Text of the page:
Decapitation suspect Justin Mohn sued U.S. over student loans


In an audacious legal battle waged against the U.S. government over his student loans, Justin Mohn, who is accused of decapitating his federal worker father, argued that he deserved more than $10 million because he should have been warned his status as an “overeducated, white male” would hurt his job prospects.

Mohn was arrested Tuesday night in Fort Indiantown Gap, a sprawling military complex in Pennsylvania, hours after he shared a grisly YouTube video in which he appears to show off his father’s decapitated head. In the nearly 15-minute clip, titled “Mohn’s Militia – Call to Arms for American Patriots,” Mohn rails against the Biden administration and federal government employees, demanding they be “publicly executed for betraying their country,” per the Morning Call.

The YouTube rant is far from the first time Mohn has expressed his disdain for the federal government. Since 2022, he has sued U.S. Department of Education Secretary Miguel Cardona and the U.S. Department of Education.  Last year, he also filed suits against the U.S. Attorney’s Office and The Attorney General of the United States.

In the series of lawsuits, Mohn argued it was unfair he be required to pay off his student loans given the struggle he faced finding work upon exiting college. He alleged the government “negligently and fraudulently” pushed him to take out the loans “without sufficiently warning him of the possibility that he would face a difficult job market and could be unable to pay back his loan.”

A vehicle is parked in the driveway of a home that was a scene of a murder in Levittown, Pa., on Wednesday, Jan. 31, 2024. A graphic video from a man accused of beheading his father that circulated for hours on YouTube has put a spotlight yet again on gaps in social media companies’ ability to prevent horrific postings from spreading across the web. Police said Wednesday that they charged 32-year-old Justin Mohn with first-degree murder and abusing a corpse after he beheaded his father in their Bucks County home. (Jessica Griffin/The Philadelphia Inquirer via AP)

Mohn attended Penn State from 2010 to 2014. He graduated with a bachelor’s degree in agribusiness management and was initially required to pay $165 per month toward his loans. The cost was later reduced to $80.45 per month after he pursued an income-based repayment plan.

“But, Mohn says, he has been unable to secure a job commensurate with his education or sufficient to enable him to maintain his student loan payments,” according to court documents filed in 2023. “He attributes his situation to employers’ ‘perc[eption of] him as an overeducated, white male[,] which led to affirmative action against him whilst providing no benefits.”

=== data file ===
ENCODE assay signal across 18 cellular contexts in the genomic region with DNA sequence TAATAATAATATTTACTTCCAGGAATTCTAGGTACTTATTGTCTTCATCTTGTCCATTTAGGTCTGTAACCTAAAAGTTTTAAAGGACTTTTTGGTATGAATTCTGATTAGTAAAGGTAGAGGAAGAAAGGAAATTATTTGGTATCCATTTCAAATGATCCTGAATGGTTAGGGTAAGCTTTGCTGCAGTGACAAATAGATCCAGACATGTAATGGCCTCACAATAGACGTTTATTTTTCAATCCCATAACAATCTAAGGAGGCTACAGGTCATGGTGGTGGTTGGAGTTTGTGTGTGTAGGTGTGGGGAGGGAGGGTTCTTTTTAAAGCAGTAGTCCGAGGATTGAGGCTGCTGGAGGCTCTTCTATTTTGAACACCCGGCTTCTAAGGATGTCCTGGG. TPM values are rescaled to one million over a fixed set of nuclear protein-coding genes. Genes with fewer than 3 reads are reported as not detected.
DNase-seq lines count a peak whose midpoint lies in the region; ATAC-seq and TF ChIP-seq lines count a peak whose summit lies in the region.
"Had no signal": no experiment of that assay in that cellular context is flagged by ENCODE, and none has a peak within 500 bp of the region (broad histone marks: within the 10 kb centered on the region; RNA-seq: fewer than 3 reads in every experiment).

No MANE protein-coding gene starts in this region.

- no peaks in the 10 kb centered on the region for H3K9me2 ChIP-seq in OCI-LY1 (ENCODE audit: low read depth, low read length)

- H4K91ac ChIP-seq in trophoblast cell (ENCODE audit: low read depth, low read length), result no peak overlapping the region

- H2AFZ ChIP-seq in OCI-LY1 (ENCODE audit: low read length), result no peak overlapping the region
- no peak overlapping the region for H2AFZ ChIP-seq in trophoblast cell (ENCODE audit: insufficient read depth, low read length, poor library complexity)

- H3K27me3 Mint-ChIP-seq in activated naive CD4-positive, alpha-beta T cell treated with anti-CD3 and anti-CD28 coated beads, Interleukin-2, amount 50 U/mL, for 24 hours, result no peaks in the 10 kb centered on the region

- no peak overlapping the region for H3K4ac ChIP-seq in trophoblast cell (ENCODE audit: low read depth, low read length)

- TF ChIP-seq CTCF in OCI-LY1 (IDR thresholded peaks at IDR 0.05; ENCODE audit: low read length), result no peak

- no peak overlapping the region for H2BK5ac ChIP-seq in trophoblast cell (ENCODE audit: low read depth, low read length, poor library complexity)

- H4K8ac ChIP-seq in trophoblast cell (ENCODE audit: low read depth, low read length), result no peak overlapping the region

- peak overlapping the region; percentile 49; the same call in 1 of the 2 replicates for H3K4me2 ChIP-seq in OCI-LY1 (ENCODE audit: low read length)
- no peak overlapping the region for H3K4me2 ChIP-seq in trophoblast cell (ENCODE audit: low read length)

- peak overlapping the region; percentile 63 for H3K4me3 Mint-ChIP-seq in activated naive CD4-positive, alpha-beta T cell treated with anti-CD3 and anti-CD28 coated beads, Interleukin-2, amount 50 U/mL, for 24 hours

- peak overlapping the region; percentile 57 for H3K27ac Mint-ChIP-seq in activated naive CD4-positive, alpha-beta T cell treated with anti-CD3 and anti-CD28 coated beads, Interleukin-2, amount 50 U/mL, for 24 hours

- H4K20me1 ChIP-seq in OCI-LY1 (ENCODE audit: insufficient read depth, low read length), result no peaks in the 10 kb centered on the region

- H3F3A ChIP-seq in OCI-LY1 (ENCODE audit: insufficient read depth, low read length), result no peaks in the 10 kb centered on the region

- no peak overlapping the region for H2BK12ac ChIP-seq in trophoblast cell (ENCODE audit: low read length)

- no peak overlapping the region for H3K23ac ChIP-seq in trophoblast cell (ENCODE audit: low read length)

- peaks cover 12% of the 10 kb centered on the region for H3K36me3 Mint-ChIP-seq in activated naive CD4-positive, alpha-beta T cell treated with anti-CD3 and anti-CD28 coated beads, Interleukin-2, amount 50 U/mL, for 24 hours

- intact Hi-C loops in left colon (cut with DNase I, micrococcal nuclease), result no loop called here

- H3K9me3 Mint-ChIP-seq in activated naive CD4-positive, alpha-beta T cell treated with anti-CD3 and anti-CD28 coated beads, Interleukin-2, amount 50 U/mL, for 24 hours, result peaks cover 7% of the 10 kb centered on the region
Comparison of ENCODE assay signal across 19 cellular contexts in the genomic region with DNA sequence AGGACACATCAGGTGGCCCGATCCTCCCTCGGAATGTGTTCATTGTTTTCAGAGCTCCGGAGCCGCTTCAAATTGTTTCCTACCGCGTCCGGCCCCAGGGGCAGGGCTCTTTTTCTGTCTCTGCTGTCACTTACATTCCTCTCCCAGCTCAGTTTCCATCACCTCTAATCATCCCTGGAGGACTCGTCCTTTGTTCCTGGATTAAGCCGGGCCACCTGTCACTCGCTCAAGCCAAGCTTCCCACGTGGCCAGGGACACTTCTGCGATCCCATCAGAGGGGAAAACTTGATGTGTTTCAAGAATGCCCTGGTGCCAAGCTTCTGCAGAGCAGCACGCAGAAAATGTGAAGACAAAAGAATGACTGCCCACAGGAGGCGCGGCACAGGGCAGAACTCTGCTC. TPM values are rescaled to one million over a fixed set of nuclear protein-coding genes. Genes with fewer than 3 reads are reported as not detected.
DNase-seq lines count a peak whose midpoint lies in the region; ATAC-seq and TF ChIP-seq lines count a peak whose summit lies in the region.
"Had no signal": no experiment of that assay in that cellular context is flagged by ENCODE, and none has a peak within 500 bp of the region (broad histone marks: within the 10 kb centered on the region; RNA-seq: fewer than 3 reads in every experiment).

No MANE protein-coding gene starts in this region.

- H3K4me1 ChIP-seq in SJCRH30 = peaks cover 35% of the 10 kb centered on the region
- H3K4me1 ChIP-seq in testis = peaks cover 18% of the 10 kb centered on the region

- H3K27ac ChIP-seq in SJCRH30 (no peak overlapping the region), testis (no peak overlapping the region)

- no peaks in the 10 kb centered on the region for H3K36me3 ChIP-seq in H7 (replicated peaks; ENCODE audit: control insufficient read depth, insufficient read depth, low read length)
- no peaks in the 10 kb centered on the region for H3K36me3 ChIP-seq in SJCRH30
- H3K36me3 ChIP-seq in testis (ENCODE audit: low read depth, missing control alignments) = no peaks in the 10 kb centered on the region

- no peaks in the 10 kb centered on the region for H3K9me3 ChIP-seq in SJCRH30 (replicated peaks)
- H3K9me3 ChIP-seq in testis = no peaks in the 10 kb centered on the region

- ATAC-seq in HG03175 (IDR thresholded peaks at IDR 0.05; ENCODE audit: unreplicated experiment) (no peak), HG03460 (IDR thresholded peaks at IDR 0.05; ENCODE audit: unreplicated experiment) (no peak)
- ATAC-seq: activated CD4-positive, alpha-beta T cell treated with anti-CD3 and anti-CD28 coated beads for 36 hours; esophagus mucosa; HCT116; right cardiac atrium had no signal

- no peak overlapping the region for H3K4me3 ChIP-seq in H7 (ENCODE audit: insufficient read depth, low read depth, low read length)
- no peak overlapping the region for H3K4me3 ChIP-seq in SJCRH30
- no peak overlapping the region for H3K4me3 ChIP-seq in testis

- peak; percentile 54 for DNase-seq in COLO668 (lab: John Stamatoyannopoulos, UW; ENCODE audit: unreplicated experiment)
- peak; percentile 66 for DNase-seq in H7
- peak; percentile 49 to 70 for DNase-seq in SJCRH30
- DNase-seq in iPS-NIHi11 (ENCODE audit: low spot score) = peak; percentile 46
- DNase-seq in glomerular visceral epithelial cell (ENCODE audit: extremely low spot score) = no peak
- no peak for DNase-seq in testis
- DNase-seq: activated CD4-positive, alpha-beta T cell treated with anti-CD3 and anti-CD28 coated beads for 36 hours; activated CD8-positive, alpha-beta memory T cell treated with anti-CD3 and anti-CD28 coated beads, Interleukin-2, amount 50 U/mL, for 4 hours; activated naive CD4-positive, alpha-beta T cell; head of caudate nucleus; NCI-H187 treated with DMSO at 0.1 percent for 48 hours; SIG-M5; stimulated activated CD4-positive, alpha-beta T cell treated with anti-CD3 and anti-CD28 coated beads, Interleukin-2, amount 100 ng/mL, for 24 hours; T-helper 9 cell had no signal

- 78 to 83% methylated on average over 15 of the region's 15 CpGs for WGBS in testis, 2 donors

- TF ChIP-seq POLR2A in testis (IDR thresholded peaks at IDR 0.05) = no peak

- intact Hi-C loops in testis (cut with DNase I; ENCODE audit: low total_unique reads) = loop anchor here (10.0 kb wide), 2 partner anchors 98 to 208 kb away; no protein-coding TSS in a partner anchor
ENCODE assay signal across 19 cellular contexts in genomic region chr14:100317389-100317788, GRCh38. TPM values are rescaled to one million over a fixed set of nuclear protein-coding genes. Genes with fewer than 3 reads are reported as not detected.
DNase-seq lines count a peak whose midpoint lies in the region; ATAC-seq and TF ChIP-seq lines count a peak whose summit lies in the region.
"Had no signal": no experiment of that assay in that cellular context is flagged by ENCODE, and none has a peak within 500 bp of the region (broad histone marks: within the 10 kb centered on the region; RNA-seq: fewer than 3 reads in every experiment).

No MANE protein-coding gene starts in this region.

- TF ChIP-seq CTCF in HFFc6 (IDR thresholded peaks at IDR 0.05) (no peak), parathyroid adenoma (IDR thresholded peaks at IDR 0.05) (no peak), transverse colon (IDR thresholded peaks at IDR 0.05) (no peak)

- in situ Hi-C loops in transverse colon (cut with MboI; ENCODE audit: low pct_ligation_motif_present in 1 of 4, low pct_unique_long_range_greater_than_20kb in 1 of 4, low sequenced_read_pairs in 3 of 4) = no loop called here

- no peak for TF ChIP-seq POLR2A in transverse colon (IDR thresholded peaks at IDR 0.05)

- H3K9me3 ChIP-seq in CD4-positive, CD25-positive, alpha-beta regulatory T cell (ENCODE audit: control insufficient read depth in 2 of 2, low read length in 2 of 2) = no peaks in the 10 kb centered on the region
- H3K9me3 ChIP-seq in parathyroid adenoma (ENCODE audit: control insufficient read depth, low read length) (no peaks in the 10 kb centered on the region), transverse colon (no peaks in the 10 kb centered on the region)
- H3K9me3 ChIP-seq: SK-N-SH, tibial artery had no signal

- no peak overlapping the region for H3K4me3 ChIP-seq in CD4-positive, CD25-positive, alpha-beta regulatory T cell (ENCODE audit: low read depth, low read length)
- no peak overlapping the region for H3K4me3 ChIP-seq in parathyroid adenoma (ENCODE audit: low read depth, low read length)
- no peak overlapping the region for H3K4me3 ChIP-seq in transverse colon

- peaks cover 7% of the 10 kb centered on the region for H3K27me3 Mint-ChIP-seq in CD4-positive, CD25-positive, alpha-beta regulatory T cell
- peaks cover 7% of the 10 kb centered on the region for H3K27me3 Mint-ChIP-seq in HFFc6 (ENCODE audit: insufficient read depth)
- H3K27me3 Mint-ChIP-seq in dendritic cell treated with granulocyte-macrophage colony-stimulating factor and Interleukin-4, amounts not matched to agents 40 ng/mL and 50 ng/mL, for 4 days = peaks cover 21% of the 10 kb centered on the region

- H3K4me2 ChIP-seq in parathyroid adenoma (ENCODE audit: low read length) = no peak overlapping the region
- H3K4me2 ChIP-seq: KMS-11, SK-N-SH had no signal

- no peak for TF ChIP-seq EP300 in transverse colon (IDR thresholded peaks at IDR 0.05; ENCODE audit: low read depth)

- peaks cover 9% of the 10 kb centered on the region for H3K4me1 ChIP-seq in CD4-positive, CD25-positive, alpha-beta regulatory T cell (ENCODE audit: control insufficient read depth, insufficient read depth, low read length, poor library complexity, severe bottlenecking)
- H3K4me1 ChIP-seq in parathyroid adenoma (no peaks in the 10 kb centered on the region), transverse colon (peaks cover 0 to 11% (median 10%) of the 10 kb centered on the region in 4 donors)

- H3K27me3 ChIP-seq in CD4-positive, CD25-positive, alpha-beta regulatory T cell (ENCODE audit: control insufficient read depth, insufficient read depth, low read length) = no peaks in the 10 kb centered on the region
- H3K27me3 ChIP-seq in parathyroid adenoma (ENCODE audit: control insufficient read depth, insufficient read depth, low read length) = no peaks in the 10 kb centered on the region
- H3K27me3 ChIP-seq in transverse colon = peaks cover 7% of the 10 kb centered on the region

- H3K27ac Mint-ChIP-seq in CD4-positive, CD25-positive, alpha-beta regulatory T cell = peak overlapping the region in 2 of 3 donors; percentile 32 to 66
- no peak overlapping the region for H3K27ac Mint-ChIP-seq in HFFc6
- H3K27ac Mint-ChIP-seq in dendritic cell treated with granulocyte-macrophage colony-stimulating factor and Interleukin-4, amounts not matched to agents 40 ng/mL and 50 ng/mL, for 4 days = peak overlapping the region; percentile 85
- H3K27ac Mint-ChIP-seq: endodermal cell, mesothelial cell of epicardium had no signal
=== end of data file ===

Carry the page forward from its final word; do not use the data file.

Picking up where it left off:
As a result, he had to move back with his parents and has suffered “mental anguish, emotional distress, financial strain, lack of savings, and debt, all of which allegedly impacted his quality of life.”

Each of the lawsuits has since been dismissed, the most recent in December, USA Today reported.

“He essentially claims the United States lent him money which he needed to repay under a student loan contract beginning in late 2014 but this loan allowed him to get a college education and he cannot find a satisfactory job as an overeducated white man to repay the loan,” U.S. Judge Mark Kearney wrote in his ruling.

Mohn specifically threatened Keary by name in his YouTube manifesto, which was viewed some 5,000 times before it was scrubbed from the platform. He was arraigned Wednesday on charges of first-degree murder, possession of an instrument of crime and abuse of a corpse in connection with the slaying of his father, Michael Mohn, who was a federal government employee of more than 20 years.



Source link

Denial of responsibility! galaxyconcerns is an automatic aggregator around the global media. All the content are available free on Internet. We have just arranged it in one platform for educational purpose only. In each content, the hyperlink to the primary source is specified. All trademarks belong to their rightful owners, all materials to their authors. If you are the owner of the content and do not want us to publish your materials on our website, please contact us by email – [email protected]. The content will be deleted within 24 hours.

Leave A Reply

Your email address will not be published.